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Renting with an option to purchase: a good compromise

Renting with an option to purchase: a good compromise

Renting with an option to purchase could well constitute the next great market trend in real estate.


It should be said that for new purchasers confronted with the burst in prices for houses and the tightening conditions of mortgage credit, it is a solution that arrives right on time.


In Toronto, the Daniels Corporation hopes to benefit from this tendency. The promoter, who affirms being the only one to propose this type of contract in the metropolis, has launched a renting offer for an apartment with option to buy within the framework of his real-estate program NY Place Boutique.


The operation seems to have received an excellent reception on the market, according to the Daniels Corporation. In the majority of the programs of renting, part of the monthly rent is devoted to the possible purchase of the housing, in general at the end of three years.


This way of getting access to property makes it possible for everyone to be a winner, because, contrary to cars or electric household appliances, houses or apartments increase in value over time.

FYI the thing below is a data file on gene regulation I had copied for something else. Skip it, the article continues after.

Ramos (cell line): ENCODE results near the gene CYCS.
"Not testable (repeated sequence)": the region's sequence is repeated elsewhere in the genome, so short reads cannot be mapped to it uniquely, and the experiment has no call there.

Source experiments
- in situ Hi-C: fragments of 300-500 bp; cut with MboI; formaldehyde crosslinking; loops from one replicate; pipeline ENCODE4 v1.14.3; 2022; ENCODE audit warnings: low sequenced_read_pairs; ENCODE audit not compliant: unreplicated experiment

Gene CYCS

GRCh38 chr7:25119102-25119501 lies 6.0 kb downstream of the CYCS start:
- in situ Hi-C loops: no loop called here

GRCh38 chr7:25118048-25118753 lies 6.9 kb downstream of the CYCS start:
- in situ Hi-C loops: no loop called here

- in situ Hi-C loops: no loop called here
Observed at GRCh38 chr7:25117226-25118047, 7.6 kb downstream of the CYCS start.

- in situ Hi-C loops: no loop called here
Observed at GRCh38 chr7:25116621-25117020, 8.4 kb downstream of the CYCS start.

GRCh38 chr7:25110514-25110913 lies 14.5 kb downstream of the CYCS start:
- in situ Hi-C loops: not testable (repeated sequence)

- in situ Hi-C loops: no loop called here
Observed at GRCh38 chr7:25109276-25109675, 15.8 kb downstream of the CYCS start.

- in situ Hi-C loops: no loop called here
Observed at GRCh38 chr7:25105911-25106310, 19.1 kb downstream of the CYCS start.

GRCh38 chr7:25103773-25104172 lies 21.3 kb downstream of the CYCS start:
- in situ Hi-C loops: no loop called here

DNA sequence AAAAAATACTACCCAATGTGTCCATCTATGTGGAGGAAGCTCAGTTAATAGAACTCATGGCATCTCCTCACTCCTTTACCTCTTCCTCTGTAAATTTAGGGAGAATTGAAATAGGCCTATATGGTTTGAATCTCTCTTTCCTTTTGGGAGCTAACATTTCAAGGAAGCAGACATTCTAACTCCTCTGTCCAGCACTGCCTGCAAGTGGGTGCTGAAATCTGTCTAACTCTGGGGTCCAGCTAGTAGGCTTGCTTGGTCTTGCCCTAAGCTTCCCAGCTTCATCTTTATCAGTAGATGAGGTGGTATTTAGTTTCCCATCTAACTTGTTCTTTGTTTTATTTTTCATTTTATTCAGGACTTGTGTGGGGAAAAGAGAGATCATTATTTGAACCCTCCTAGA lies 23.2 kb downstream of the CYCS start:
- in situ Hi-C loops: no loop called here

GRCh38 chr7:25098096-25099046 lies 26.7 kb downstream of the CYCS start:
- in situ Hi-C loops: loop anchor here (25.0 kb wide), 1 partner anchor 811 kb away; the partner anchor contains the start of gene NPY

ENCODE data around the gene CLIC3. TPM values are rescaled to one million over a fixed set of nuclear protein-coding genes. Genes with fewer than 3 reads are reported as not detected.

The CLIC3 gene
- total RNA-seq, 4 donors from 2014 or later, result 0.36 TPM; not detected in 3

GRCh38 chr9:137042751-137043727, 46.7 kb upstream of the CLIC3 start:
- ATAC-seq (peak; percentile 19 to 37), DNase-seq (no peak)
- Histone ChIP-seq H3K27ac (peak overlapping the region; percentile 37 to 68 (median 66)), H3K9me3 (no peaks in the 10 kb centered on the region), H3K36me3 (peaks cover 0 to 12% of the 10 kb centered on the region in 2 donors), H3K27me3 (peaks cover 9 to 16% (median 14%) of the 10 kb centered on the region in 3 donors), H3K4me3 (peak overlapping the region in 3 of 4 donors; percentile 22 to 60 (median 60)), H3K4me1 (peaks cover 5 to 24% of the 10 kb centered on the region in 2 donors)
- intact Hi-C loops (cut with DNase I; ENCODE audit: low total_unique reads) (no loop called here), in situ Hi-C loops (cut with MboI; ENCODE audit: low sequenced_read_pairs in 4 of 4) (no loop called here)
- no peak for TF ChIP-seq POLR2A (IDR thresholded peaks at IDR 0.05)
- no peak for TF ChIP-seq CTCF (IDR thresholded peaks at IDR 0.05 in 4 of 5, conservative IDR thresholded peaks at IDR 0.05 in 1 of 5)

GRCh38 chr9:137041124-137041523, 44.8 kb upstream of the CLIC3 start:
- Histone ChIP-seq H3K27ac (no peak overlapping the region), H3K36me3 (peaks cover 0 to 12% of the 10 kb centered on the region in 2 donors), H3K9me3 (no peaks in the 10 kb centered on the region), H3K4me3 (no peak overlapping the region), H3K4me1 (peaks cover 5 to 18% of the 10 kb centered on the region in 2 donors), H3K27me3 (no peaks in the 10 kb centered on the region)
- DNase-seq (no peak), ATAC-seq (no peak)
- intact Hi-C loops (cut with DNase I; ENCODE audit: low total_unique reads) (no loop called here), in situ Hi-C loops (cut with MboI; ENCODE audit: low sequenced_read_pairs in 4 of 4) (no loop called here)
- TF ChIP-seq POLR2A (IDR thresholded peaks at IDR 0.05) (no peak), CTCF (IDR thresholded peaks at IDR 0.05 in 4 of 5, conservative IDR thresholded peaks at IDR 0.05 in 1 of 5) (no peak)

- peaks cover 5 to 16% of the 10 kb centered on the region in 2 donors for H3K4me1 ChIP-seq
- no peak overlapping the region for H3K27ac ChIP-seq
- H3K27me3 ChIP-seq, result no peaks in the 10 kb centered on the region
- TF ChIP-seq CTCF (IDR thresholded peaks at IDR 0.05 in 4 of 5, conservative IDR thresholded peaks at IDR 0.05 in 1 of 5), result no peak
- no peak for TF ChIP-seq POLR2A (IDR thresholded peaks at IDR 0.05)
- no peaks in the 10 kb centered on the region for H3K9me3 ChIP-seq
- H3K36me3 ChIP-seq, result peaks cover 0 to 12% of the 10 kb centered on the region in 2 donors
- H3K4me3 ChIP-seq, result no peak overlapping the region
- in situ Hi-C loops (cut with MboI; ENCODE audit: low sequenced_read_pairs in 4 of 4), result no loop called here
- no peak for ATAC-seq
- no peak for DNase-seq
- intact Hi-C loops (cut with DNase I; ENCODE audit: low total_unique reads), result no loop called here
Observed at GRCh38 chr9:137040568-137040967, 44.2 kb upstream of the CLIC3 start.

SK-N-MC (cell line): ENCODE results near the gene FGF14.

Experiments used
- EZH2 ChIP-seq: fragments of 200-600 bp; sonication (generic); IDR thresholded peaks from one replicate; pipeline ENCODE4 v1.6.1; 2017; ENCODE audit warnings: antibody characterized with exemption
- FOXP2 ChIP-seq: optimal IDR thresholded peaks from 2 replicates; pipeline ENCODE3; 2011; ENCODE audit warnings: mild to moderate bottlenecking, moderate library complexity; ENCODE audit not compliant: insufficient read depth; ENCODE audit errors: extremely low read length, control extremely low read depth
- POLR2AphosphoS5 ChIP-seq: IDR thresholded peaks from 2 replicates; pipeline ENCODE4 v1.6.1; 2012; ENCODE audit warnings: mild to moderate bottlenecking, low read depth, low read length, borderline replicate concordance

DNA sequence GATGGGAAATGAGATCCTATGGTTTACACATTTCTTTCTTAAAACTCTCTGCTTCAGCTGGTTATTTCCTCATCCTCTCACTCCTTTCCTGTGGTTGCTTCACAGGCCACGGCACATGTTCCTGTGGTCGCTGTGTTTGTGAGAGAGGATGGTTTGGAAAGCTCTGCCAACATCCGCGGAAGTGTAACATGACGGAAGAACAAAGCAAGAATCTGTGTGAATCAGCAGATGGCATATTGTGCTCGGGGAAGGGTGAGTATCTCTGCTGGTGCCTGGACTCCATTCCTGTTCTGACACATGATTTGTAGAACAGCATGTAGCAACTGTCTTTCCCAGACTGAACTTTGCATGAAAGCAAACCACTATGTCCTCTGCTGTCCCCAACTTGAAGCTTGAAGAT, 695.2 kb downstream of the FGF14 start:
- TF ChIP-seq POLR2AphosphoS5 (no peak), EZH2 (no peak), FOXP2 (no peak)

The promoter has a better guarantee that the sale of the housing in which he has invested will be carried out. If, indeed, the tenant does not exert his option to buy, he loses the paid sums. It is thus in his interest to go all the way right until the end of his undertaking.


Leasing with an option to buy does not fit everyone, however, according to Roy Singh, real-estate agent at Century 21 in Waterloo, in Ontario. “It addresses itself rather to those who have a small momentary problem preventing them from securing a mortgage loan, and who need a little time.”


According to new rules enacted by Ottawa, a mortgage loan cannot be granted to a person having gone bankrupt until three years after this person started to restore his credit rating. Independent workers will have, as for them, to be established for at least two years.


Roy Singh regrets that the solution of leasing with option to purchase is not better known by the public. There would be even more promoters ready to invest in this field than there are tenants available.


On the 12 rental buildings managed by Mr. Singh, five are part of programs of leasing with an option to buy and the latter, he estimates, cause the least concern.


If a tenant decides, for instance, not to exert an option to buy at the date envisaged, the investor is protected from a loss in value. It will indeed be enough for him to sell the housing to someone else by using the sums paid by the tenant to cover the expenses of the transaction.


“The salesman does not make a big profit thanks to the renting, but can make one thanks to the increase in the price of the real estate,” indicated Mr. Singh.

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Québec Landlords Association (1)

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